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‘Break the cycle of poverty’: Northeast Syria facing severe water crisis, UN says

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Northeast Syria is facing a severe water crisis which has caused widespread disruption to irrigation systems, food production and power generation, as well as a shortage in drinking water, the United Nations said in a statement on Wednesday.

“It is clear to me, having visited and spoken to communities both in and out of camps, that the path of early recovery and resilience we are pursuing is the right one,” said the UN’s Resident Coordinator and Humanitarian Coordinator (RC/HC) for Syria, Imran Riza, following his four-day visit to northeast Syria.

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“Without sustained access to services and livelihoods, it will not be possible for families to break the cycle of poverty and crisis and live their lives in dignity,” he added.

Riza visited several camps for internally displaced persons, including the Areesha camp in al-Hasakeh and Mahmoudi in Ar-Raqqa where he spoke to the camps’ residents to better understand their needs.

The Areesh camp population is estimated to be around 14,526 people, 85 percent of whom and women and children.

The Mahmoudi camp has almost 9,000 people, 81 percent women and children.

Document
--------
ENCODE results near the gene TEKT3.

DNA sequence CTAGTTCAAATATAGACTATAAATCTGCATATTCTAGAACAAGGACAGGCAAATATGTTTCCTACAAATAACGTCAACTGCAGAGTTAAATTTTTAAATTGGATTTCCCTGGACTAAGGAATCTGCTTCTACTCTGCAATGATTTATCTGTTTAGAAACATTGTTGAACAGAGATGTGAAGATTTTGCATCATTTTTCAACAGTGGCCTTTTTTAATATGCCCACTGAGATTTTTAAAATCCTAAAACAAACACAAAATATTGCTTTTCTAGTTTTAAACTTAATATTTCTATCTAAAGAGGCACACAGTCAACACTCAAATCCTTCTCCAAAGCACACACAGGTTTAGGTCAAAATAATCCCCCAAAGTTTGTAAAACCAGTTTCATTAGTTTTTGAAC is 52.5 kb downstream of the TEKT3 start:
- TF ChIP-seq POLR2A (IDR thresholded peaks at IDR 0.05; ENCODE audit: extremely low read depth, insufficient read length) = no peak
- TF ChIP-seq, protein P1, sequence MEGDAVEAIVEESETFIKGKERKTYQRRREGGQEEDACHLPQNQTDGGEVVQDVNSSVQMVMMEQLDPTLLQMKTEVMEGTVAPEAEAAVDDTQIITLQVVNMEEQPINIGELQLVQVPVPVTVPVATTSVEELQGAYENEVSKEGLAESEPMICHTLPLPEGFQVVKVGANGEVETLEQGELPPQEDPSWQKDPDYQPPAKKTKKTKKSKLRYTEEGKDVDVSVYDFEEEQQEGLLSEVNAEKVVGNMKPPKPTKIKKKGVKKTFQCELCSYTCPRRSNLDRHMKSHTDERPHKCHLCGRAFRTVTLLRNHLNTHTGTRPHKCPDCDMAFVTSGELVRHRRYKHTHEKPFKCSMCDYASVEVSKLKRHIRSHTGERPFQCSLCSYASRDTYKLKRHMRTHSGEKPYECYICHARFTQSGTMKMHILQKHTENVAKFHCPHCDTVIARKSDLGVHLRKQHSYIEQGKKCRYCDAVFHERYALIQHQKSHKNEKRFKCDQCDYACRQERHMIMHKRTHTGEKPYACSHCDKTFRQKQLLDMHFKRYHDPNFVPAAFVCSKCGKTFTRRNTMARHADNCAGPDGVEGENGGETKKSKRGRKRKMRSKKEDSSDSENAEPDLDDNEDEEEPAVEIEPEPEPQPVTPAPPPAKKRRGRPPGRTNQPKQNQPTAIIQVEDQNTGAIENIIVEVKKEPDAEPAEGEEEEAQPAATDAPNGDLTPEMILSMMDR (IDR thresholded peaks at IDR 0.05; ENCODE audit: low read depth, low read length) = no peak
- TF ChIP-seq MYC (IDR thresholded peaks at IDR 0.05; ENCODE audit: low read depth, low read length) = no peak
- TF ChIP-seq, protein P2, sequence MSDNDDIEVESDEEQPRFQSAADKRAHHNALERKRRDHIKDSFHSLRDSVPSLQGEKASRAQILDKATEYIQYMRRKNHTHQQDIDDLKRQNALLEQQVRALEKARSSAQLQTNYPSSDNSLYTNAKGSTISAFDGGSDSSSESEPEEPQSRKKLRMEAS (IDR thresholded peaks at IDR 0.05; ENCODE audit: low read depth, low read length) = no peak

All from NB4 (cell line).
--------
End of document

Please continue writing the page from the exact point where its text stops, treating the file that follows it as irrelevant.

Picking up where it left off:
In his visits to al-Roj and al-Hol camps – which have around 2,500 and 56,000 people respectively, almost all of which are women and children – Riza advocated for moves to encourage the return of internally displaced Syrians. He called for UN member states who have women and children in these camps to urgently address the matter and repatriate those who wish to go back to their countries.

There have been reports of increasing levels of violence among the resident population in al-Hol, he noted.

So far this year, at least 26 people have been murdered in the camp, including three this week, 20 of whom were women.

Criminality, gender-based violence and attacks against humanitarian workers are also commonplace in the camp, a statement carried by the UN’s Office for the Coordination of Humanitarian Affairs (OCHA) said, adding that although the humanitarian community has developed a strategy to address these issues, it is severely underfunded by around $45 million.

Against this worrying backdrop, Riza also expressed concern over the recent uptick in military activity in the north which has recently included drone strikes and shelling, resulting in civilian deaths and injuries.

He warned that continued military action will lead to further internal displacements.

He urged all parties involved in the humanitarian community to take all necessary precautions needed to avoid further hostilities, reminding them of their obligations under International Humanitarian Law.

Riza said a political solution is needed to somehow reduce military operations taking place in the area, and “much more” humanitarian assistance.

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